"Real men don't buy girls...that sounds asinine," Ashton told me last night during the launch party for their DNA Foundation in NYC. "Meanwhile, it's a $39 billion dollar industry. So I understand that people think it's asinine and that it's obvious real men don't buy girls. But is it that obvious? Because if it was, it wouldn't be a $39 billion industry—which is more than Google and Starbucks combined."
In fact, Demi and Ashton said they made the videos ridiculous for a reason.
"It's a really hard issue for people to talk about," Ashton explained. "People don't even like talking about sex with their own kids, let alone sex slavery, so maybe making it funny and maybe taking a little bit of different approach and saying something that seems absolutely obvious to everyone—'Real men don't buy girls'—maybe you have to make it that obvious for people to start talking about it."
Demi, who was also there last night for the launch party, says their goal was just to start a discussion.
"People's criticism has created even more conversation," she told me. "While we didn't want to offend anybody and it's certainly not our intention to make light of any issue we take very seriously, we see that it's actually doing what we intended."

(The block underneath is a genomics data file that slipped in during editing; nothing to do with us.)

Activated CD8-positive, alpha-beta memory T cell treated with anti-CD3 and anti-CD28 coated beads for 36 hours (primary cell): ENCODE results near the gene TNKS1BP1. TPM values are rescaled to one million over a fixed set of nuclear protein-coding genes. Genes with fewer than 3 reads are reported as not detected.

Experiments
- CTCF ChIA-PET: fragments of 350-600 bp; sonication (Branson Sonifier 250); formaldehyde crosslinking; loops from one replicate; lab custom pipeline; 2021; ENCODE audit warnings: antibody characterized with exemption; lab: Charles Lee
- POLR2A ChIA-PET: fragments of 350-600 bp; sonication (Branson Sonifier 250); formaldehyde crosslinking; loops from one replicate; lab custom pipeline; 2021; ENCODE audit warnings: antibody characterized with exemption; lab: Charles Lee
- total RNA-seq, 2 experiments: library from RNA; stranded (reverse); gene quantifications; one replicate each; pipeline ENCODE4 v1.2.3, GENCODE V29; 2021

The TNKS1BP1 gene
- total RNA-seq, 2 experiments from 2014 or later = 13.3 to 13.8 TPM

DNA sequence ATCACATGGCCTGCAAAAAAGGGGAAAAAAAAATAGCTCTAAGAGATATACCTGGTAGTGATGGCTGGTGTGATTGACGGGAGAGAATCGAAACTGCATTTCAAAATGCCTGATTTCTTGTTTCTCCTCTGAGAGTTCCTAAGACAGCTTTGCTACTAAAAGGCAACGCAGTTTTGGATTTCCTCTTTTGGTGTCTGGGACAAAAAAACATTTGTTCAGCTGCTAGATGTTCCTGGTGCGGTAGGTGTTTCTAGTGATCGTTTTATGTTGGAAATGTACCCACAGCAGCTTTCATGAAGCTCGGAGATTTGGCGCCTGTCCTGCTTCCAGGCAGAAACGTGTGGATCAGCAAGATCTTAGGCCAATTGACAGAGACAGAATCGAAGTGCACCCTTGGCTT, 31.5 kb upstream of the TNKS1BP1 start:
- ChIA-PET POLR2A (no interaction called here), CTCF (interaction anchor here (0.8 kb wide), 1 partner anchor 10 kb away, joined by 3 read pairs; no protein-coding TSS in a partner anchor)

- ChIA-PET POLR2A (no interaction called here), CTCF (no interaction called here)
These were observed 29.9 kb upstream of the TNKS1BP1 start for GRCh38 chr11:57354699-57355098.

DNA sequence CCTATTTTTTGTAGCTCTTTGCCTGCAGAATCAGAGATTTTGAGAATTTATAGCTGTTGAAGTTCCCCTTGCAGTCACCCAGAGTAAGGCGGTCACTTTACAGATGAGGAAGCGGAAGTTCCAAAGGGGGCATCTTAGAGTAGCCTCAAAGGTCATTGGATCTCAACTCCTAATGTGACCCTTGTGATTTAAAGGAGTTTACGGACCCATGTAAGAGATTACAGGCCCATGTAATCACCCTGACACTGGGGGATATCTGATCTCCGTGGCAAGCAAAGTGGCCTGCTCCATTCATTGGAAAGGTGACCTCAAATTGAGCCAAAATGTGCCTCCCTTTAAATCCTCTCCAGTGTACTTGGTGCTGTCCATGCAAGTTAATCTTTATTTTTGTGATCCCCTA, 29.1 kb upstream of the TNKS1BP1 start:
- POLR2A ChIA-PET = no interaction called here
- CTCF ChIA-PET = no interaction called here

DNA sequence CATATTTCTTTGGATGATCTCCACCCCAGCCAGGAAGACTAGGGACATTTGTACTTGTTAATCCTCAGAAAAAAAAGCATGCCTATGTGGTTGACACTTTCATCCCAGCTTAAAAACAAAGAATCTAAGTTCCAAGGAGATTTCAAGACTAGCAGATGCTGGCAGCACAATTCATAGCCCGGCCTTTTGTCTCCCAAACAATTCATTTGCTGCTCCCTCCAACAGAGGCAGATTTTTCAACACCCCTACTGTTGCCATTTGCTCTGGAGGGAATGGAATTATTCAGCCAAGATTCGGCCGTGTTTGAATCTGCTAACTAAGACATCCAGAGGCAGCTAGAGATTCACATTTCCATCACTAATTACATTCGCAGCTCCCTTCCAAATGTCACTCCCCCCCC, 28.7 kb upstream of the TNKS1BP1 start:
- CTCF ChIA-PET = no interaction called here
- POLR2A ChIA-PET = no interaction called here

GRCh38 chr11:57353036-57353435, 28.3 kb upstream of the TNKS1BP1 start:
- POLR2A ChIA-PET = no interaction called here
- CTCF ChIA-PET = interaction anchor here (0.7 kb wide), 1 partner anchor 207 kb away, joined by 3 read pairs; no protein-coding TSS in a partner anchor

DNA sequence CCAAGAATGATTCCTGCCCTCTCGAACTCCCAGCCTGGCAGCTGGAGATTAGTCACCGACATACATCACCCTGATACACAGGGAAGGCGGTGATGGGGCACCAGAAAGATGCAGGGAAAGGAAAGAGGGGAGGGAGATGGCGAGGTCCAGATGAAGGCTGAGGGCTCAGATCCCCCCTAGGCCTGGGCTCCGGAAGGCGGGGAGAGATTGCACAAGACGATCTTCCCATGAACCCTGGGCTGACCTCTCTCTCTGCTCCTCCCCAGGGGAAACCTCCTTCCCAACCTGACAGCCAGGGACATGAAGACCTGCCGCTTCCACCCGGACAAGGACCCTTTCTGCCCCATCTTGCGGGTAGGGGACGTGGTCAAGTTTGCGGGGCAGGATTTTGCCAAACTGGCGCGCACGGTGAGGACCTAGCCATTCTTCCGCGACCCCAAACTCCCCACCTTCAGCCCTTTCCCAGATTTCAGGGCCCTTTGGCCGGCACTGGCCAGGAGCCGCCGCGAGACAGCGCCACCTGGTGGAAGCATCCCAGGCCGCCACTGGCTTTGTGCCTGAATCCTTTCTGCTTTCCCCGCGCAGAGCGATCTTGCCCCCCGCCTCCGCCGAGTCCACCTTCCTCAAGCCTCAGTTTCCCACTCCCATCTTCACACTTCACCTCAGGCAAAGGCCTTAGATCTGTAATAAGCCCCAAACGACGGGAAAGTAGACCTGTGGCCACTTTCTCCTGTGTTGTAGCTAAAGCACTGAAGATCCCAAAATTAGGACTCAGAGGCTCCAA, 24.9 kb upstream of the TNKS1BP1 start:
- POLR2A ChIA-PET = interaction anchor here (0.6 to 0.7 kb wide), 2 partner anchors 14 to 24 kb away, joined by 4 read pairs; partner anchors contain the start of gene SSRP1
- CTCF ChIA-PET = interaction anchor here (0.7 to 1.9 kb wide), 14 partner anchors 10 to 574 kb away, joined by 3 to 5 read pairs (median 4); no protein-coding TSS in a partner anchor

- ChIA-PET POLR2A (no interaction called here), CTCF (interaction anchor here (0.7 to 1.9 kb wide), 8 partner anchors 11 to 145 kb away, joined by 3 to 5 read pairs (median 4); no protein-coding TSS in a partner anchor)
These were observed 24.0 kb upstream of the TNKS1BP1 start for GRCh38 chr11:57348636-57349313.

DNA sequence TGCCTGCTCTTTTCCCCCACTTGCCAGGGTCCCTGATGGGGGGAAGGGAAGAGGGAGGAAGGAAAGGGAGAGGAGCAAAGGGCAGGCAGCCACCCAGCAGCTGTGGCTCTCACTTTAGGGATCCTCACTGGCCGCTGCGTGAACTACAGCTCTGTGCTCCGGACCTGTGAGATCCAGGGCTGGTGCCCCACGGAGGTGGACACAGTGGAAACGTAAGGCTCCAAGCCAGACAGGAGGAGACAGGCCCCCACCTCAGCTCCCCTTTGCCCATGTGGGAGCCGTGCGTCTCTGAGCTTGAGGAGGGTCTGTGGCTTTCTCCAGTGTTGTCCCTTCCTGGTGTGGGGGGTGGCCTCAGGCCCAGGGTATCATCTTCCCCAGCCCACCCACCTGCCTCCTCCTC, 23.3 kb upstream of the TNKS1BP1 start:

The actress also wants to make one thing clear: "This isn't about hating men. I love men! But it's about changing behaviors that have become acceptable that men and women alike just look at it and say 'Oh, you're going to a prostitute? Men do that and she's choosing it [the lifestyle]'. But the truth is, the average age of entry is 13, and I don't know any 13-year-old choosing to be a prostitute."
Clearly, the couple are passionate about the cause and trying to make a positive difference, so we applaud them for that. The charitable duo were joined by one of their own teenage daughters last night at the Steven Alan Annex : Scout, 19, posed for a few photos before ducking inside.